don’t list basic computer skills on a resume

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A reader writes:

Is it really necessary to list computer skills on a resume? Shouldn’t basic skills be assumed at this point in history? I’m great with Microsoft Office and I know Macs and a couple of other miscellaneous programs, but I don’t know Photoshop or Dreamweaver or HTML or anything specialized. And my most recent position is “Administrative Assistant,” so isn’t computer use implied in the title? Can I save that space for something a little more, I don’t know, stand-outish?

Yes, yes, yes! I totally agree. There is no need to list basic computer skills, like Word, Excel, or Outlook, on a resume.

If you have specialized computer skills — in a program that isn’t being used by everyone in any office in the U.S. — list those. Or if you’re known for something really amazing in these basic programs, you could put that — like “became office Excel guru and trouble-shot all complicated Excel functions.” But otherwise, skip any mention of computer skills; there’s no reason to use up valuable resume real estate with it.

Frankly, in my dream world, candidates would instead list the expected skills that they DON’T have — like: “warning: I’ve never used a word processing program, and I don’t know how to attach a file to an email, nor am I likely to pick it up easily.”

{ 30 comments… read them below }

  1. majigail

    I can agree with not listing them, but I've been amazed at the number of candidates that I've seen that don't have them. A year ago when I was hiring an administrative assistant, I had at least two people who made it to the interviews who told me they weren't good in Excel and didn't know Outlook or Access at all. Someon needs to tell those folks it's time to wake up and get some basic skills.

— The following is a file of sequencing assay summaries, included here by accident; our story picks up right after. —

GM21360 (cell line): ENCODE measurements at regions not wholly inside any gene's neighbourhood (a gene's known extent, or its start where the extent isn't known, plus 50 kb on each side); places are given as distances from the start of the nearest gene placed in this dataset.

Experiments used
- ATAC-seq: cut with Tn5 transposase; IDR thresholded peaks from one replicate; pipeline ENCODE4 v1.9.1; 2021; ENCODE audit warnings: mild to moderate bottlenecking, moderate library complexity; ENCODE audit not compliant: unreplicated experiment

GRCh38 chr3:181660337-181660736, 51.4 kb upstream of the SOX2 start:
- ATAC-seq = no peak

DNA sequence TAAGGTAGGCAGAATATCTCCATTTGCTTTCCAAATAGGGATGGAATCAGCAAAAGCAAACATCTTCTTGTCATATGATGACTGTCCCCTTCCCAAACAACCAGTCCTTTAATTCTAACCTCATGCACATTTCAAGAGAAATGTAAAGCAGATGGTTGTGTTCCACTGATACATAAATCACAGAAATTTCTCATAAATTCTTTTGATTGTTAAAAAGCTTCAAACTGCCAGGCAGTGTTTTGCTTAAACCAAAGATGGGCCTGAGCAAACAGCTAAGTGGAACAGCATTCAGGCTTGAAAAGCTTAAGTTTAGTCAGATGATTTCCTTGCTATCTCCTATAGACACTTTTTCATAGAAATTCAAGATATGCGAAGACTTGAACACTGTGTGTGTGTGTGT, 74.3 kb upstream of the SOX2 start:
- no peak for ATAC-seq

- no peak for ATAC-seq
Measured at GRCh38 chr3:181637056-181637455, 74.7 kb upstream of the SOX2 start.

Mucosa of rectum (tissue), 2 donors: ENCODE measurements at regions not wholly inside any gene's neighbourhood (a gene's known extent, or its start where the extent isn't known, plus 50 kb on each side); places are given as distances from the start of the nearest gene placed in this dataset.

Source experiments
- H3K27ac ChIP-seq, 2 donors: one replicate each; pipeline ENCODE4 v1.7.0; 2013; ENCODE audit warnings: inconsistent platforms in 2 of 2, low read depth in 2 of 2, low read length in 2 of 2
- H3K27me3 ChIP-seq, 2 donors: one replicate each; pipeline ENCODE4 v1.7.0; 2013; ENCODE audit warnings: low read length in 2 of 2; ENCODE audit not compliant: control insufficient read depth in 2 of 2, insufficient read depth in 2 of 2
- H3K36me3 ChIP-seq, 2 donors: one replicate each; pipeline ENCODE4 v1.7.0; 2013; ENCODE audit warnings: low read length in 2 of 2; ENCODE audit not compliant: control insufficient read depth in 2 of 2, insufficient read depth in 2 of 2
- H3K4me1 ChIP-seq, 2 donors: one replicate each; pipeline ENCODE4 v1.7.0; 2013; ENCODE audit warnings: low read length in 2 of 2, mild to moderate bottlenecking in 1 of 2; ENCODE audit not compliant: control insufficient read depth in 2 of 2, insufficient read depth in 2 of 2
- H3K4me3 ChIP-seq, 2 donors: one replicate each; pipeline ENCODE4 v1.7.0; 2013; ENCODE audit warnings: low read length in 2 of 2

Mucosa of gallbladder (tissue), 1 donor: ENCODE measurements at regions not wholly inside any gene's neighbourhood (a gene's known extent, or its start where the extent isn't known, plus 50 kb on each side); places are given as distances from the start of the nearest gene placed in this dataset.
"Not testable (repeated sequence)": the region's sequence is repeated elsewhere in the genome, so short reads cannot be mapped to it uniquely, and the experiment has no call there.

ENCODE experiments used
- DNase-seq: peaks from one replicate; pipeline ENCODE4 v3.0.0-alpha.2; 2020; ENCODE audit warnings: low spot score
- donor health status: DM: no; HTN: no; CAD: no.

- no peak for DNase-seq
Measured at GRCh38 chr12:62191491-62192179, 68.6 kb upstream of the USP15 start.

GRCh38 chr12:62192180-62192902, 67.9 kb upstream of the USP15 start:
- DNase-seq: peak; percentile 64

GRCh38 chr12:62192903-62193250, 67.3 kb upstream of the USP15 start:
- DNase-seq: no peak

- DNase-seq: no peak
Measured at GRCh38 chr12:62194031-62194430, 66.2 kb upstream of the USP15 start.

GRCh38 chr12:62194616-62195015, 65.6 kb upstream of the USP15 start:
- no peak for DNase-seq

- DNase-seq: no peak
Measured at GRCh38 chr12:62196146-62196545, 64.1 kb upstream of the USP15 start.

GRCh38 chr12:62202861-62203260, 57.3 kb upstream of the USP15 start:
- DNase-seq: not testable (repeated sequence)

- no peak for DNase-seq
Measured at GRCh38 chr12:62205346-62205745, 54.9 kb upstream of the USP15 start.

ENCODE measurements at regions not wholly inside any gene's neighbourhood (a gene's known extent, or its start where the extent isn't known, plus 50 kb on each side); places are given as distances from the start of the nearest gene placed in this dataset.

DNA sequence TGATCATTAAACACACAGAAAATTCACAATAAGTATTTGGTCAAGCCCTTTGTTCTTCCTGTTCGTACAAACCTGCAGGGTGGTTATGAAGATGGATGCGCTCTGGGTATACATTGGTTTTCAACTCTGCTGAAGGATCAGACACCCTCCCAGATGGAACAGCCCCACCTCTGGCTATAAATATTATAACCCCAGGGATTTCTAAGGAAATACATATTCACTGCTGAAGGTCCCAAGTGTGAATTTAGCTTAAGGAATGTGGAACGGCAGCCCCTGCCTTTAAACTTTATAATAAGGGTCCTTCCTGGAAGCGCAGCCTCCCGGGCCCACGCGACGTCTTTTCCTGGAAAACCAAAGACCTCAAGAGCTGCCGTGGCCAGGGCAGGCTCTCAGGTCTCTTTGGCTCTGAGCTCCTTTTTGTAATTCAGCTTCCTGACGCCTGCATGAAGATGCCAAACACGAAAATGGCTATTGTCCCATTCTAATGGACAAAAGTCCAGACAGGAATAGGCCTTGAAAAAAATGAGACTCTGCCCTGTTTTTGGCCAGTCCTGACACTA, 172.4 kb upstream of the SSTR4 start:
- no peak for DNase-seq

1. tim

      Believe it or not, a lot of colleges once into your major, unless your i.t., graphic design etc, don’t offer these programs. What is even more shocking is when students obtain internships or part time positions, employers don’t take the time to go over these things with interns or answer there questions if they need help!

  2. ExecSearchPro

    I would have to agree with your comments on Word & Powerpoint- however, as an Executive Search Consultant for Accounting and Finance professionals, I have a different perspective to offer for Finance & Accounting professionals' resumes. Listing proficiency with Excel, Access, etc is very important as they may be key prerequisites for positions. Put your technical skills in a separate section on your resume listed in bullets. In addition, for accounting professionals, I would also recommend listing ERPs you have utilized even if rare. Keyword searches for positions requiring software will pick up your resume for that very specific search for someone with your software experience!

  3. Henning Makholm

    The six last words of this article are key. What really matters is not so much having used a particular program as having the right attitude for learning one.

    Ordinary office applications are not very difficult to start using. They are written to be intuitive and explorable. A person who have continuing trouble using them has that trouble because of lack of hands-on experience but because something prevents them from hands-on experience into proficiency.